Not surprisingly, there are those trainers who found it difficult, if not impossible, to transition to the new situation. Some trainers (and people, in general), are much more set in their ways and really get thrown for a loop when the rules of the game are changed. Others found ways to pivot and have discovered that not only have they survived the pandemic’s effects, but they are also thriving.
Within days of the closing of my gym, I was on-line offering a daily workout for free. This not only kept some of my clients engaged, but attracted new individuals who were looking for a way to stay active outside of the gym setting. (It also kept me from reverting to a sedentary lifestyle). Within a short time, I was offering one-on-one personal training for free as well. I am grateful that my previous gym paid us a salary (reduced as it was) to allow my fellow trainers and me to do this. There were, of course, those clients for whom virtual was not an option (technical issues or too fragile to work out without direct supervision) and others for whom it was not their cup of tea. Those folks received regular phone calls and emails; I did not want them to forget about me or (more importantly) their own fitness.
When the gym re-opened in June, about 40% of my clients came back. Another 30% stayed on-line (no longer free-of-charge). Another 30% just sort of faded away; I continue to stay in touch every few months, but it is unlikely that I will see them again.
In August, I launched my own business: http://www.athomeseniorfitness.net. It is a niche venture aimed at fitness for older adults. I was lucky to retain many of my previous clients and attracted others through free classes that I offered, advertising in a local paper, and word of mouth. Even though my hours are still less than they were at the height of my career at the gym before the pandemic, I am actually making more money now than I did then.
Most importantly, the pandemic forced me out of my comfort zone. I had to get creative. Every day I had to come up with a new group workout. Every day I had to think about how to provide modifications for those with less ability and those with more. Every day I had to consider how to reach out to clients and keep track of their progress. I also had to learn how to best use technology and adjust workouts to a virtual platform while remaining effective and safe. In a way, have had a shorter time in the industry probably helped me to make all these transitions; I was too new at it to be set in my ways. It made me a way better trainer than I was before. Without the pandemic, I do not know if I would have ever had the impetus and opportunity to start my own business.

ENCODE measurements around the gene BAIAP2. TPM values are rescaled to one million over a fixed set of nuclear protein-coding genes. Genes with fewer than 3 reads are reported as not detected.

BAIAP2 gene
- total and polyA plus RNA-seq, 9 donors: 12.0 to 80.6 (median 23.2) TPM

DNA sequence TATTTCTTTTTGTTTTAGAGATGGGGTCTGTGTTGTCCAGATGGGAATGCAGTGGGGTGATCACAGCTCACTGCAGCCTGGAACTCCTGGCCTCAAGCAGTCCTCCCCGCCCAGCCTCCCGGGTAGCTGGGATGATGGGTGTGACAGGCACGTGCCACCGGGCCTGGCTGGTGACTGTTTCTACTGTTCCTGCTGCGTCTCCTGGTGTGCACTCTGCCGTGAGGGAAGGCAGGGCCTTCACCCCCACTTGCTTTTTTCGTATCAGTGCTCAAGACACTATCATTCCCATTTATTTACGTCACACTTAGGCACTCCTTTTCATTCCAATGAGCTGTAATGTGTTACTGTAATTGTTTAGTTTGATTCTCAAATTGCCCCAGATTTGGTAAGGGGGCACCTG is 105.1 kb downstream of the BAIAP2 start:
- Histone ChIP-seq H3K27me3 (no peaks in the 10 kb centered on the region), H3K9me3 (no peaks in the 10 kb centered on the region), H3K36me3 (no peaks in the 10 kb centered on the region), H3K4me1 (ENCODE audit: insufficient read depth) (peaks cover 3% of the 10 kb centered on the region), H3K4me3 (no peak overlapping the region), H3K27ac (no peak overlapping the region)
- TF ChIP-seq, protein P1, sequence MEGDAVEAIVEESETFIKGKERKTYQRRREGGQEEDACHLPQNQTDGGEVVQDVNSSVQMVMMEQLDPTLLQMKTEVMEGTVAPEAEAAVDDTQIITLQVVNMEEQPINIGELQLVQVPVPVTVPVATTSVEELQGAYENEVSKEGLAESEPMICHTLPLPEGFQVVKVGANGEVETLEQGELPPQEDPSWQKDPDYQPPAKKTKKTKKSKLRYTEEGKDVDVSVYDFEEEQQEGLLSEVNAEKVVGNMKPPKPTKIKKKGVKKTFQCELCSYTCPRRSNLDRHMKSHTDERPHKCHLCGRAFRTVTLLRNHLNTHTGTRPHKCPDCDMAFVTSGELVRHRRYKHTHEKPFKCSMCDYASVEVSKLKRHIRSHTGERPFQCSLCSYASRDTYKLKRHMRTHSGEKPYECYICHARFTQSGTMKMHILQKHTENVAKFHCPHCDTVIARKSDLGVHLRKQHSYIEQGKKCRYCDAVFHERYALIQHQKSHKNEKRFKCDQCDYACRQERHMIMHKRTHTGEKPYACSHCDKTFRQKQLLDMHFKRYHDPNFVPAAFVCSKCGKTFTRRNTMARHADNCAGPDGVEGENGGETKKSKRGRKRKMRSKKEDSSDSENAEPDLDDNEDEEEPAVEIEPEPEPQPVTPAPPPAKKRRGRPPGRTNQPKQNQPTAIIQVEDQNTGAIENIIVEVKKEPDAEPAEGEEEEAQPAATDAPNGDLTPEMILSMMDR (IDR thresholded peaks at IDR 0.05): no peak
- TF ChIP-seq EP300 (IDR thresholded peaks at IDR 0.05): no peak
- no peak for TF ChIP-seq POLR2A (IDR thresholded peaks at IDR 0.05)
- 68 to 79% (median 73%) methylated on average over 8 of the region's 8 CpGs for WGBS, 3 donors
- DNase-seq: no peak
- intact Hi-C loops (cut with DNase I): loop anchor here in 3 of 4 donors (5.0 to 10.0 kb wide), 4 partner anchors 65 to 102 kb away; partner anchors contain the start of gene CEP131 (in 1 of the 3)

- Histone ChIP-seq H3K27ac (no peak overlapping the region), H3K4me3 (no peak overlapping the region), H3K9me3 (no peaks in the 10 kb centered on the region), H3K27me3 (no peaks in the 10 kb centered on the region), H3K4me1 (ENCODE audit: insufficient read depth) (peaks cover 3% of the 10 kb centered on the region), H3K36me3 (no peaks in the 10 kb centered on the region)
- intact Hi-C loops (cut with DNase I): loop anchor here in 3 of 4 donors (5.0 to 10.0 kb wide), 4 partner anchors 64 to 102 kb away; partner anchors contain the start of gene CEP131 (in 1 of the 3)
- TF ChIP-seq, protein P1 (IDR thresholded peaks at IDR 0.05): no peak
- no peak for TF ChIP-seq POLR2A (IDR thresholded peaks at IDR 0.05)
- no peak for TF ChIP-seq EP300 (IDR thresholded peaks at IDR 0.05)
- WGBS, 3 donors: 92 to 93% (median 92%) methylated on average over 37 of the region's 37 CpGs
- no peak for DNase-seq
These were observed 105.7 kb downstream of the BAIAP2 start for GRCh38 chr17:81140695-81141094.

I always try to look for the silver linings in my life when things go sideways. The pandemic pushed me to be the best trainer I can be and the results are encouraging. Those trainers who are just waiting it out until things go back to “normal” may be disappointed. Like everything else, some of the changes brought by COVID-19 are here to stay.
As for me, I look forward to the challenges and rewards that this new landscape presents–with my sincere hope that those affected by COVID-19 have a complete and speedy recovery.
Stress is a major factor in our health. If stress is not controlled it can lead to high blood pressure, heart disease, obesity and diabetes. On a more emotional level, stress can contribute to anxiety, depression, anger issues, and relationship problems.
There are many resources for trying to alleviate stress. Of course, exercise is one way to reduce it. People often point to meditation as well. There is much research to support both of these approaches.
I used to have a pretty consistent meditative practice. I would listen to on-line guided meditations nearly every day–usually for just a few minutes. Weekly, I would tune into a Jewish meditation group. My schedule got somewhat complicated and with the move to Cleveland, a new home, 3 new jobs, etc., meditation almost completely fell off my list of priorities. I am not proud of this; stress is still a part of my life and I wish I had a better practice of meditation.
Back in 1986 when I was a volunteer on a kibbutz in Israel, and while I was in the process of applying to rabbinical school, I promised myself that I would pray (the formal prayers in the Siddur–or Jewish prayer book) at least one time every day. This was not a huge challenge since I knew many of the prayers and my day had few responsibilities except for picking pomelos during the day and relaxing in the afternoon and evening. Eventually, I made the commitment to pray the traditional services three times per day and since mid-1986 that has been my practice. I have only ever missed it when I have been too ill or immediately following the deaths of my parents–both times when our tradition exempts us from praying.